For the majority of drivers, maintaining that warranty is in your best interest, even if it costs you several hundred dollars over the years to get your battery check report. Let’s say you spent $50 per year from the third year to the final year of an 8-year warranty, then you’d spend $300 total during your warranty period. Let’s compare that to what you’d spend if your warranty was voided and you had to suddenly replace the battery.
According to Nissan, a new Leaf battery will set you back $5,499 plus installation costs. If you drive an older Leaf from 2011 or 2012, then there’s going to be an additional $225 on top of that to retrofit the new Leaf battery to your older Leaf model. A new engine on a gasoline car would likely be somewhere between $3,000 and $4,000 for an older car, and $4,000-6000 on a newer car. The difference, however, is that total engine failure, especially on newer cars, is extremely unlikely. Battery degradation, on the other hand, is a fact of life. How fast it happens seems to be much more of a dangerous lottery than with conventional engines.
Therefore, it is clearly to the driver’s advantage to maintain the warranty on their Nissan Leaf battery for the entire duration, even if it costs a few hundred dollars to do so. It’s a great investment when it could potentially save you thousands down the line.
Is the Annual Leaf Battery Check Just a Ruse to Allow the Company to Gather Data?
This is another important question that Nissan Leaf drivers are asking. Yet another requirement made by the Nissan Leaf Warranty is that users must “provide consent to give Nissan access to data stored on vehicle systems for the purpose of vehicle diagnosis and repair.” While this isn’t a 100-percent dealbreaker, it does remind us that a failure to do so will “likely result in denial of warranty coverage.” This is the key thing, and in our view helps to explain just why it is Nissan really wants to emphasize the importance of these battery inspections. It’s a running research project!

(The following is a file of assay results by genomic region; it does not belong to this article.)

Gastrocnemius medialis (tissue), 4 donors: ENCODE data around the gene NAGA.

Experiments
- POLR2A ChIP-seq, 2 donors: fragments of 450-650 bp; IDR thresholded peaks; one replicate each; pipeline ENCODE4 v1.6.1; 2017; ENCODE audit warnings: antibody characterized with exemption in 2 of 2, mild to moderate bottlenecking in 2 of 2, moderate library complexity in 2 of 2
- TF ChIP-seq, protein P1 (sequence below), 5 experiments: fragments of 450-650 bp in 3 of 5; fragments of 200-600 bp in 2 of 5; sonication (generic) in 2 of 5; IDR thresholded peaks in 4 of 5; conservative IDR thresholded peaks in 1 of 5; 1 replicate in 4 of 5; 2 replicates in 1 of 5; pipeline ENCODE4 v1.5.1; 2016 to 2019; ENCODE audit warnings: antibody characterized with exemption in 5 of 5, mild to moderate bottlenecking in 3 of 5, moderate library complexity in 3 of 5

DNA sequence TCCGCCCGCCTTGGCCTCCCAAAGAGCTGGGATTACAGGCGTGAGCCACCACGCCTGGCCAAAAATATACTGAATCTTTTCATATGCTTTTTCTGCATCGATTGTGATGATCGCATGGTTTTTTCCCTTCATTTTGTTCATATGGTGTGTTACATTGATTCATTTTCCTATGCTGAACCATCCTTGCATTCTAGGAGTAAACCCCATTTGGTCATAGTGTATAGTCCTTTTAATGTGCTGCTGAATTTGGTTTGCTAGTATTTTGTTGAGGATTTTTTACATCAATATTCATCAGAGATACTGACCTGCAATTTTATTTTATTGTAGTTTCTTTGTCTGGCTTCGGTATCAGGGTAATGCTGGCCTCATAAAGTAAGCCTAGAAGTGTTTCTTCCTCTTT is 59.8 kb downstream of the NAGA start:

Perhaps the word “ruse” is unfair. It should be obvious that a company like Nissan doesn’t broadcast the fact that they make demands of their customers in order to satisfy research. That wouldn’t play well in PR circles.
On the other hand, the data that Nissan collects is very likely going to benefit us in the near future. Based on the information on Nissan Leaf battery usage, the company can spot problems early and cut down or even eliminate the need for mass recalls in the future. This is a benefit for which we imagine most Nissan Leaf drivers would be happy to allow access to that usage data.
Nissan Leaf Annual Battery Check – Should You Get It?
In conclusion, it seems that unless money is no object in your life and your reaction to a voided warranty is “what warranty?”, then getting the annual battery check remains a good idea. The warranty does allow for you to shop around, so you don’t have to settle for the dealership price if you think it’s too high a price to pay. The rates under $50 seem fairly reasonable as a price to maintain an effective warranty. But in any world, and no matter how much money you have, the relative simplicity of the battery check procedure means that higher prices are unwarranted, especially those over $100.
Look around your neighborhood at other qualified providers to see who can do the best rate for you, but do continue to get those reports from year 3 when the charges kick in. A battery replacement bill approaching $6,000 is a lot of money, even for a fairly affluent middle-class family. That $6,000 could be a downpayment on a brand-new gasoline car, or a big chunk of annual in-state college tuition.
Finally, the battery is the heart of your Nissan Leaf’s operation. Checking on its health, capacity and function based on your mileage is always going to have long-term benefits for you and the wider EV community.